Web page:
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What Is an Affidavit or Memorandum of Trust?

By Chris Meyer

Screen Shot 2014-04-29 at 12.12.18 PMWhen you or your attorney are funding your trust, you may find that some financial institutions require a copy of your entire trust. Most of us don't want to share the entire trust with these institutions. In order to avoid giving financial institutions the entire trust document, attorneys prepare an affidavit – also known as a memorandum – of trust.

An Affidavit of Trust is a legal document that provides critical information to these institutions such as the legal name of the trust, who set up the trust, who has the authority to act on behalf of the trust (the trustee) and what they can (and can't) do on behalf of the trust. Common elements that are included in an Affidavit of Trust are: the settlors of the trust, the name of the trust, the date the Trust was established, and Trustees of the Trust. An Affidavit of trust generally contains a list of trustee powers.

In addition to funding, there are other times that an Affidavit of Trust is needed. An Affidavit of Trust is prepared to update information when one or more Trustees of the Trust has changed. The trustee may change due to incapacity or death or the trustee may choose not to continue in that role. In this sense, the Affidavit of Trust provides a history of what has happened to those important to the trust.

If you have any further questions about an Affidavit or Memorandum of Trust or would like to learn more about any and all aspects of estate planning, please give our office a call at 1-800-798-5297. Also, be sure to Like us on Facebook to keep up to date with the latest blogs related to Trusts and other Elder Law associated topics.

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DISCLAIMER – Every case is different because every case is different. This blog does not give legal advice. This blog does not create an attorney client relationship. You are not permitted to rely on anything in this blog for any reason. This blog is an entirely personal endeavor. Every person's situation is different and requires an attorney to review the situation personally with you.
No attorney-client relationship is created by this site.
The use of the Internet, this blog or email for communication with this firm or any individual member of this firm does not establish an attorney-client relationship. Before we represent any client, the client and the attorney will sign a written retainer agreement. If you do not have a written, signed retainer agreement with us, we are not representing you and will not be taking any action on your behalf.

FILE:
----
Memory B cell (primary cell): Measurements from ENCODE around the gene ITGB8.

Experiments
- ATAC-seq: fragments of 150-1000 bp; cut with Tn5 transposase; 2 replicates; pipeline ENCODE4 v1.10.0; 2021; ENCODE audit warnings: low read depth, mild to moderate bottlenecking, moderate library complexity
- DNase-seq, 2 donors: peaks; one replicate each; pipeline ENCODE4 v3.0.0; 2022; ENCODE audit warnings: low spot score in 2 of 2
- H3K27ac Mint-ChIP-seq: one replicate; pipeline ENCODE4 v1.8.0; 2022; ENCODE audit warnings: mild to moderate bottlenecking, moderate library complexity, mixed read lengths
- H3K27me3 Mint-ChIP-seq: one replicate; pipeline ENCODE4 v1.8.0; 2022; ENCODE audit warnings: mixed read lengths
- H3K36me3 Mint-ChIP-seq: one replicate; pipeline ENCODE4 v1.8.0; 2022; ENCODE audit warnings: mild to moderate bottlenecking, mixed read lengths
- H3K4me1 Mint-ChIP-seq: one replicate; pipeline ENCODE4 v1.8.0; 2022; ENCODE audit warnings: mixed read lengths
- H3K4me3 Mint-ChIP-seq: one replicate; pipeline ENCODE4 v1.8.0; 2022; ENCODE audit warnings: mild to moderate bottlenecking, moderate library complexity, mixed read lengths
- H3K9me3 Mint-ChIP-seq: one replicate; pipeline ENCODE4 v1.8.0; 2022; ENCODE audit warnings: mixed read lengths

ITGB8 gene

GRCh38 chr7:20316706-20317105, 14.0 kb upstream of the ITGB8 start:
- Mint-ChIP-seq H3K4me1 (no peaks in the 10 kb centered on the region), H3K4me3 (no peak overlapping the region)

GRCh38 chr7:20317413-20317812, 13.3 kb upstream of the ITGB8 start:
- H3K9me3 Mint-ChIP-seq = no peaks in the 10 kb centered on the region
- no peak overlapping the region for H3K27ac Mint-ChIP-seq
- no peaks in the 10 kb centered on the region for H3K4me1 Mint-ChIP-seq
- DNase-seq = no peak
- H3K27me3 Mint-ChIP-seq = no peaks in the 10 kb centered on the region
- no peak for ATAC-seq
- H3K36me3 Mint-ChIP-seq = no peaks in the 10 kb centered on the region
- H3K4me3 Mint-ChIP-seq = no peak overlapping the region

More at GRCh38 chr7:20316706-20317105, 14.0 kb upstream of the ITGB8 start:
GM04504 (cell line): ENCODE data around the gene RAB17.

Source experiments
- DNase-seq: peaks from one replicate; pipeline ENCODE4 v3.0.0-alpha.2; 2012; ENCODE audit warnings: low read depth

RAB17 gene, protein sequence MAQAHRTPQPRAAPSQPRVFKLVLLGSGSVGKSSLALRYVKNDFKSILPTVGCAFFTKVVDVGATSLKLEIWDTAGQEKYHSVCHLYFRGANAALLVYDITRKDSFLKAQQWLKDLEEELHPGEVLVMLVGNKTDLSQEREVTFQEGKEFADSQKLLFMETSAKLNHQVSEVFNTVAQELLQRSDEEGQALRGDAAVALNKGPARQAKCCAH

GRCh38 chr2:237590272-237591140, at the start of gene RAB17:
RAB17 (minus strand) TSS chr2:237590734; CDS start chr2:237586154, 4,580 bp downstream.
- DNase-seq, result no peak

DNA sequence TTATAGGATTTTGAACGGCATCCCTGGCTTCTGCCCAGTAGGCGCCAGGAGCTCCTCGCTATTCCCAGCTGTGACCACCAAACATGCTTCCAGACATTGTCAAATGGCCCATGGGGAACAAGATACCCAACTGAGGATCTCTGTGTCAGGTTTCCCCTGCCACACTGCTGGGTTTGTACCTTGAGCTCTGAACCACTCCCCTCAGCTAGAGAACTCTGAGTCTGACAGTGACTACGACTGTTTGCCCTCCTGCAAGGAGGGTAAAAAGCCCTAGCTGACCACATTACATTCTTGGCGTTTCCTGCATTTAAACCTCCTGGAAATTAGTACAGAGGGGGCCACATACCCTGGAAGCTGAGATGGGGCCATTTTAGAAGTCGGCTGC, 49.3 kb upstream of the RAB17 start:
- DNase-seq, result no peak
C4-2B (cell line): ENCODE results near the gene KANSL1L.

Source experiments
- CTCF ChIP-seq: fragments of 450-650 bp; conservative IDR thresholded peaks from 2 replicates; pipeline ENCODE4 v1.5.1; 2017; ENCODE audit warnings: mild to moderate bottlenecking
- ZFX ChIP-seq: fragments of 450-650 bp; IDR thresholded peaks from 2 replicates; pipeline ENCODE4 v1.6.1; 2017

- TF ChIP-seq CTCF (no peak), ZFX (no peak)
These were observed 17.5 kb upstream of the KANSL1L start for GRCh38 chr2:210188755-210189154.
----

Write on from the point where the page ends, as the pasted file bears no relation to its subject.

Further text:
You’re 70 ½ and beginning to take your Required Minimum Distributions (RMDs)

By Robin Crouch

All the hard work you put into saving for retirement is starting to pay off. How long will your nest egg last? Retirement planning doesn't end when you retire. . .

Screen Shot 2014-04-29 at 3.09.46 PMIt's April 2014, so many of you are have had your taxes prepared for 2013. Maybe you had your taxes done by a professional tax-preparer, or maybe you’re doing it yourself – hello Turbo Tax!

Either way, if you were age 70 ½ or older in 2013, you had to take a required minimum distribution (RMD) from your IRA or other Qualifed Plans for 2013. Your RMD is the minimum amount you must withdraw from your qualified account(s) each year. You can withdraw more than the minimum amount but all is taxable and must be reported on your federal income tax return. You are ultimately responsible for calculating and withdrawing the amount of your RMD although your IRA custodian or retirement plan administrator may help you with the calculations.

A 2010 study by the Employee Benefit Research Institute found that 41 percent of Americans in the lowest pre-retirement income level will run short of money after 10 years of retirement. After 20 years, 29 percent of people in the second-highest income level will run out, as will 13 percent in the highest income level.

Think you won't reach 90 years of age? You don't want to make that mistake! Estate planning is an ongoing process and our financial team at Cooper and Adel can assist you with income planning, minimizing income tax, charting your social security benefits for maximum income as well as stretching and protecting your retirement dollars.  

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DISCLAIMER – Every case is different because every case is different. This blog does not give legal advice. This blog does not create an attorney client relationship. You are not permitted to rely on anything in this blog for any reason. This blog is an entirely personal endeavor. Every person's situation is different and requires an attorney to review the situation personally with you.
No attorney-client relationship is created by this site.
The use of the Internet, this blog or email for communication with this firm or any individual member of this firm does not establish an attorney-client relationship. Before we represent any client, the client and the attorney will sign a written retainer agreement. If you do not have a written, signed retainer agreement with us, we are not representing you and will not be taking any action on your behalf.